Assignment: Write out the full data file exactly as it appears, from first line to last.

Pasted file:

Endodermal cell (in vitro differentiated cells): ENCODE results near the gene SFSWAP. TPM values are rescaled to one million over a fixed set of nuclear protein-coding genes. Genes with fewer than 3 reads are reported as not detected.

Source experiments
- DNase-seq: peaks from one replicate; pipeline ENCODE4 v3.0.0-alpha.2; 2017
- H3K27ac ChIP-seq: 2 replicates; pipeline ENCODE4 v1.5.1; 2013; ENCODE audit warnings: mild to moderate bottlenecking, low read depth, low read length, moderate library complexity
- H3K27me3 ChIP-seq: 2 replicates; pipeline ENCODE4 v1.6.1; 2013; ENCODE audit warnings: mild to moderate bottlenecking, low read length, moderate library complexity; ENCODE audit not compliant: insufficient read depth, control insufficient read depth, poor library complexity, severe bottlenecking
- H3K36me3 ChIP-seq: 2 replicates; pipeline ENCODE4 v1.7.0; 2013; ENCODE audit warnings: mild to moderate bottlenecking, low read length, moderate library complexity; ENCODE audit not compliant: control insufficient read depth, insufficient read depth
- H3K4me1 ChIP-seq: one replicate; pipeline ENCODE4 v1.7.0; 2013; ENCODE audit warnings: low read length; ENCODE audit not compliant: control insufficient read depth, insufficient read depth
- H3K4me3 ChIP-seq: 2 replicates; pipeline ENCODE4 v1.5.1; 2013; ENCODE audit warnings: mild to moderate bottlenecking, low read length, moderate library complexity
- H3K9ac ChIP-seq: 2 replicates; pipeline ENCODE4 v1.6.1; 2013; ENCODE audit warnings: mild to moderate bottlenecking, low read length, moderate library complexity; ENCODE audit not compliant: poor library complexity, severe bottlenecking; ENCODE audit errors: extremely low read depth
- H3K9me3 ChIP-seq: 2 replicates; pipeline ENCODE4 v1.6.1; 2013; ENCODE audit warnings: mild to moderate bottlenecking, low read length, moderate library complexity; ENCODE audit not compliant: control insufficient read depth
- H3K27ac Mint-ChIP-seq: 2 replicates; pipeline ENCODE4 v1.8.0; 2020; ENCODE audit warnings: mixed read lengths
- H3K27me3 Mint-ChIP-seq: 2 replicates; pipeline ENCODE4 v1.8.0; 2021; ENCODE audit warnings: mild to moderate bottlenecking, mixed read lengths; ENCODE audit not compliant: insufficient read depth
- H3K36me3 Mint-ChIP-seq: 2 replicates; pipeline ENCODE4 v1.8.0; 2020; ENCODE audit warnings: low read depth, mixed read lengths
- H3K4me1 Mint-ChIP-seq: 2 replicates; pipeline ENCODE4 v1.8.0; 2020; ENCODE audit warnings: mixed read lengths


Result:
Endodermal cell (in vitro differentiated cells): ENCODE results near the gene SFSWAP. TPM values are rescaled to one million over a fixed set of nuclear protein-coding genes. Genes with fewer than 3 reads are reported as not detected.

Source experiments
- DNase-seq: peaks from one replicate; pipeline ENCODE4 v3.0.0-alpha.2; 2017
- H3K27ac ChIP-seq: 2 replicates; pipeline ENCODE4 v1.5.1; 2013; ENCODE audit warnings: mild to moderate bottlenecking, low read depth, low read length, moderate library complexity
- H3K27me3 ChIP-seq: 2 replicates; pipeline ENCODE4 v1.6.1; 2013; ENCODE audit warnings: mild to moderate bottlenecking, low read length, moderate library complexity; ENCODE audit not compliant: insufficient read depth, control insufficient read depth, poor library complexity, severe bottlenecking
- H3K36me3 ChIP-seq: 2 replicates; pipeline ENCODE4 v1.7.0; 2013; ENCODE audit warnings: mild to moderate bottlenecking, low read length, moderate library complexity; ENCODE audit not compliant: control insufficient read depth, insufficient read depth
- H3K4me1 ChIP-seq: one replicate; pipeline ENCODE4 v1.7.0; 2013; ENCODE audit warnings: low read length; ENCODE audit not compliant: control insufficient read depth, insufficient read depth
- H3K4me3 ChIP-seq: 2 replicates; pipeline ENCODE4 v1.5.1; 2013; ENCODE audit warnings: mild to moderate bottlenecking, low read length, moderate library complexity
- H3K9ac ChIP-seq: 2 replicates; pipeline ENCODE4 v1.6.1; 2013; ENCODE audit warnings: mild to moderate bottlenecking, low read length, moderate library complexity; ENCODE audit not compliant: poor library complexity, severe bottlenecking; ENCODE audit errors: extremely low read depth
- H3K9me3 ChIP-seq: 2 replicates; pipeline ENCODE4 v1.6.1; 2013; ENCODE audit warnings: mild to moderate bottlenecking, low read length, moderate library complexity; ENCODE audit not compliant: control insufficient read depth
- H3K27ac Mint-ChIP-seq: 2 replicates; pipeline ENCODE4 v1.8.0; 2020; ENCODE audit warnings: mixed read lengths
- H3K27me3 Mint-ChIP-seq: 2 replicates; pipeline ENCODE4 v1.8.0; 2021; ENCODE audit warnings: mild to moderate bottlenecking, mixed read lengths; ENCODE audit not compliant: insufficient read depth
- H3K36me3 Mint-ChIP-seq: 2 replicates; pipeline ENCODE4 v1.8.0; 2020; ENCODE audit warnings: low read depth, mixed read lengths
- H3K4me1 Mint-ChIP-seq: 2 replicates; pipeline ENCODE4 v1.8.0; 2020; ENCODE audit warnings: mixed read lengths